GEORGIA ELECTORAL MEMBERS ALL VOTE FOR Trump WHILE CALLING FOR NATIONAL UNITY
MAY THEY ALL SUFFER GREATLY WHEN TRUMP DOES NOTHING TO HELP THEM #DRAINTHESWAMP & SENDS THEM ALL TO WAR TO DIE IN WW3. TOTAL ASSHOLES!
END THE Electoral College NOW!
TRUMP LEADS ELECTORAL COLLEGE VOTE 75 TO 27 CLINTON
LOS ANGELES TIMES 12/19/16
After prayer for national unity, Georgia electors vote for Trump
Outside the Georgia Capitol today, some may have held a flicker of hope that a GOP elector would refuse to cast a ballot for Donald Trump as 45th president of the United States.
Yet among the inner circle of Republicans who gathered inside the cozy, wood-paneled Senate chamber, there was little doubt about what would unfold.
One by one, all 16 electors -– dressed in formal business suits and red dresses, bow ties and blazers — cast their ballots for the contentious Republican candidate.
It was a short ceremony, with little opportunity for disruption. Security guards prevented the public from entering the chamber, cordoning off the hallway outside the room with a red rope and locking the main door before proceedings began.
The electors chosen by Georgia’s Republican Party included well-connected attorneys and real estate agents, a high school teacher and a farmer. As they waited for the gathering to begin, many snapped selfies and waved at loved ones above in the upper gallery.
After a call to order by the Georgia Republican Party chair, the electors bowed their heads, and Rachel Little, an elector and grass-roots Republican organizer, delivered an invocation.
“Lord, we know we are a divided country right now,” she said. “We pray that you will unite us. … We pray that [those who oppose Trump] will see our conservatism lived out in a gracious way.”
In a short speech, Gov. Nathan Deal hit out at activists who had bombarded electors with emails, letters and phone calls in an effort to sway their votes.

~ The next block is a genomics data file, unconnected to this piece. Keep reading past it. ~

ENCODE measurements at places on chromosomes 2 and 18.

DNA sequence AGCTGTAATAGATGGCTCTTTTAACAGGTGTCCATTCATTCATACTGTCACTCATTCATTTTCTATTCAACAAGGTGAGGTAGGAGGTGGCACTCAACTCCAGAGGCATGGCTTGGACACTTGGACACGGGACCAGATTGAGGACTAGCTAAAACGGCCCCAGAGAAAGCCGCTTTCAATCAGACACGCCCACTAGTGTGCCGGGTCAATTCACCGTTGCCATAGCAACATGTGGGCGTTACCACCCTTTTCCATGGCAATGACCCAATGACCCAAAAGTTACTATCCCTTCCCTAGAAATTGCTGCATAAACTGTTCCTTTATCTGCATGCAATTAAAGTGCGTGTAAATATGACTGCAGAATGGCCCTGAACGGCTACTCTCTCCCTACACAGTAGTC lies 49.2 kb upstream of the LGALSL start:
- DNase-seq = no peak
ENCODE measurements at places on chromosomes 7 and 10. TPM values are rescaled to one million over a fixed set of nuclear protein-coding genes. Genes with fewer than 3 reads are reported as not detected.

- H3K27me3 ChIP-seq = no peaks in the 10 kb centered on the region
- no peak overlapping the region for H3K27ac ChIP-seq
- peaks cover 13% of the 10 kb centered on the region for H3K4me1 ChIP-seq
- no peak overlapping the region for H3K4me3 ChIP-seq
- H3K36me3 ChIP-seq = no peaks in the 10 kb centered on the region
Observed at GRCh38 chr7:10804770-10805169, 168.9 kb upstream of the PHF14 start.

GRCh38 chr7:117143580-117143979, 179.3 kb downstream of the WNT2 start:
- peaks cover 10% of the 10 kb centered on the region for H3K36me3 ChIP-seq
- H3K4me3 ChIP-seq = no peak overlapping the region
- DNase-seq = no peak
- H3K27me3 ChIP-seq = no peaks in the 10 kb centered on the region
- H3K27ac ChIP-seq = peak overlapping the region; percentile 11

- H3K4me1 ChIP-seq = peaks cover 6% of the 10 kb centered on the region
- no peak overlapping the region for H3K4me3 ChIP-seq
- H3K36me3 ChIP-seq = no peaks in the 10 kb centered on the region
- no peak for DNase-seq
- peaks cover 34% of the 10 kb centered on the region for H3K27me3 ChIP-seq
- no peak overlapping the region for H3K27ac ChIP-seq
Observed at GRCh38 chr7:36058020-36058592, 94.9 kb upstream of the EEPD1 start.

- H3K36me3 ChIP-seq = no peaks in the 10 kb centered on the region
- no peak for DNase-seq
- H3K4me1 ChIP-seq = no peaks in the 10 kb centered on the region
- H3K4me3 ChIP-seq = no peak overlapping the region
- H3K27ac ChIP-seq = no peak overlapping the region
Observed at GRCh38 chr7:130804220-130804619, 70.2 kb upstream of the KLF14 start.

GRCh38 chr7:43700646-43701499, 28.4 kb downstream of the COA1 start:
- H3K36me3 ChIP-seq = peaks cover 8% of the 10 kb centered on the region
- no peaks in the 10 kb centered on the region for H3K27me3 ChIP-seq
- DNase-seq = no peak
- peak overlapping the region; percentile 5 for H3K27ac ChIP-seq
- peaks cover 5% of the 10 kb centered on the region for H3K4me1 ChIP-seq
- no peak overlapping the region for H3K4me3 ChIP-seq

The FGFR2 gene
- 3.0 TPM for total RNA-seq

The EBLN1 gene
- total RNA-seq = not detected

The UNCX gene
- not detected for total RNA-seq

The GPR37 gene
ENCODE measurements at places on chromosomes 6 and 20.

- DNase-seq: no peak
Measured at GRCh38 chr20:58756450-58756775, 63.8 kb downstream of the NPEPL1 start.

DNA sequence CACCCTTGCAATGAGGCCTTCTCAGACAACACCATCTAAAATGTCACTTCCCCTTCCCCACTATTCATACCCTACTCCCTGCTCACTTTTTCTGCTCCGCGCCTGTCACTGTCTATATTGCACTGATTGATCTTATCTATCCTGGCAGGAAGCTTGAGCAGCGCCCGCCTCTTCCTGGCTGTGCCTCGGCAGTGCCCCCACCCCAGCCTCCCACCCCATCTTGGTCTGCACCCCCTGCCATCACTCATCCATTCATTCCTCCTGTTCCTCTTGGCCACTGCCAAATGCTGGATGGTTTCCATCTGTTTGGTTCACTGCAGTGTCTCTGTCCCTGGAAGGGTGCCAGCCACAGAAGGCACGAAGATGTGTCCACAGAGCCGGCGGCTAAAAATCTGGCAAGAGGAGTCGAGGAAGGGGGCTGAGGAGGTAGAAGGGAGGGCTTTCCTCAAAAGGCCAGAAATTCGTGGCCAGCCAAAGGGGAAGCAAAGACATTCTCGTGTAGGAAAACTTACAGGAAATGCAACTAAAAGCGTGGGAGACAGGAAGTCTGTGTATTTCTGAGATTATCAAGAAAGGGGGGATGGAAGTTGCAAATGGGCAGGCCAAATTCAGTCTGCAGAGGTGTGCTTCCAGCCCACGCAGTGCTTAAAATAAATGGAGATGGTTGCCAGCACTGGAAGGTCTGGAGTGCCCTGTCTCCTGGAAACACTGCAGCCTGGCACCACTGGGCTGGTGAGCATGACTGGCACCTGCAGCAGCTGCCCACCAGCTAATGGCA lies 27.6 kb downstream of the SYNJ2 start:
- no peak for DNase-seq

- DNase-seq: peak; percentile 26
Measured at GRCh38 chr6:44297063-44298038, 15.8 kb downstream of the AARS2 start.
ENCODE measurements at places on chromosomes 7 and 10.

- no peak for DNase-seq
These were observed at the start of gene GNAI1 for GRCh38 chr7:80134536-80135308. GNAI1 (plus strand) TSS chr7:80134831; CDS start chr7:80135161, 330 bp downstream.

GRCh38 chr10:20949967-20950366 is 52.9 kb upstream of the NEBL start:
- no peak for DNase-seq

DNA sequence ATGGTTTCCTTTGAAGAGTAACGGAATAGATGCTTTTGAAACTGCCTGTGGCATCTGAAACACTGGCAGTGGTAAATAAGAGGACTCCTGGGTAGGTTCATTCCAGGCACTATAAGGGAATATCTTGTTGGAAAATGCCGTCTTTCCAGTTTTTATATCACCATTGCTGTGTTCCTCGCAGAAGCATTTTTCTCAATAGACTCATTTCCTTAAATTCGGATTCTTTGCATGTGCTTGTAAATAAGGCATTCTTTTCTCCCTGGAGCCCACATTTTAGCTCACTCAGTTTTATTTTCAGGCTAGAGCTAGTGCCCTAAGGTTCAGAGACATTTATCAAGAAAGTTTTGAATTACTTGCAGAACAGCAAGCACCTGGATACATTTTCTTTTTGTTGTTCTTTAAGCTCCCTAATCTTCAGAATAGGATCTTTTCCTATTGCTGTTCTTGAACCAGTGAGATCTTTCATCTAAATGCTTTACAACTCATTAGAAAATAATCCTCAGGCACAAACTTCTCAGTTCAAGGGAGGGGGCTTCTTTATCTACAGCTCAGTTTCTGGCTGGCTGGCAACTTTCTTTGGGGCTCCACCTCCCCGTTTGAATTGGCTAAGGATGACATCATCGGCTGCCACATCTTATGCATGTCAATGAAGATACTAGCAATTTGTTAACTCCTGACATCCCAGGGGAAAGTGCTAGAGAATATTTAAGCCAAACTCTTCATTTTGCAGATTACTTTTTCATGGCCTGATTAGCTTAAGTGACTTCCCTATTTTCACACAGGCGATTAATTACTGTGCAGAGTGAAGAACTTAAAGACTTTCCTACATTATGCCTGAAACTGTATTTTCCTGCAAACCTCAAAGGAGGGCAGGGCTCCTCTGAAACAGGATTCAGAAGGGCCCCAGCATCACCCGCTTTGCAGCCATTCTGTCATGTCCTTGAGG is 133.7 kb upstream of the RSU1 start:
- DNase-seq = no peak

“You have been the subject of harassment by those who perhaps are not as dedicated to the proposition of what this body is supposed to do as they are agitated by the fact that the people didn’t do what they wanted them to do.”
“I have every confidence you will not succumb to that,” Deal told the electors. “My words to you: Do your job.”
Shortly before the electors cast their ballots, Rep. Barry Loudermilk, a Republican who represents Georgia’s 11th District, took to the podium to present a short history of the electoral college.
“Our founders actually despised the idea of democracy because mob rule often results in a decision made out of pure emotion,” Loudermilk told the electors, after referencing the “noise” of protesters outside. “It does not result in good government. In fact, our founders often cited the historic trial of Jesus as how mob rule does not work.”
The electoral college was devised to protect the integrity of government, Loudermilk said.
“To protect those who live in the rural areas of America, those who work, those who are part of the farming communities and part of the industrial communities, those who live and work every day, that their interests are protected as well of those who make their living on Wall Street.”
For a moment earlier this year, there was an inkling of a Republican revolt against Trump in Georgia. In August, Baoky Vu, a GOP elector based in Decatur, Ga., admitted he might not cast his ballot for Trump if he won. Within hours, however, he was forced to resign.
Trump went on to win 51% of Georgia’s popular vote. On Monday, Vu did not show up at the Capitol, and he was formally replaced by a solid Trump backer, John Padgett, the chairman of the Georgia Republican party.
There seems little chance that Georgia legislators might vote to overhaul the electoral college. Earlier this year, Republican legislators authored two bipartisan pieces of legislation in Georgia’s House and Senate that would have made Georgia’s electoral votes based solely on the outcome of the national popular vote. Yet both bills stalled, and Republicans say there is little momentum to revive the debate.
“The system prevents the tyranny of the majority,” said Kirk Shook, an elector who is a high school teacher in rural Oconee County. He scoffed at those who, since the election, had sought to overhaul the electoral college system.
“There’s all this weeping and wailing and gnashing of teeth,” Shook said of those who opposed Trump’s win. “And rightly so. There’s going to be a Republican president, a Republican Congress and a Republican Supreme Court. With the stroke of a pen, 90 percent of what Obama considered his legacy will be gone.”
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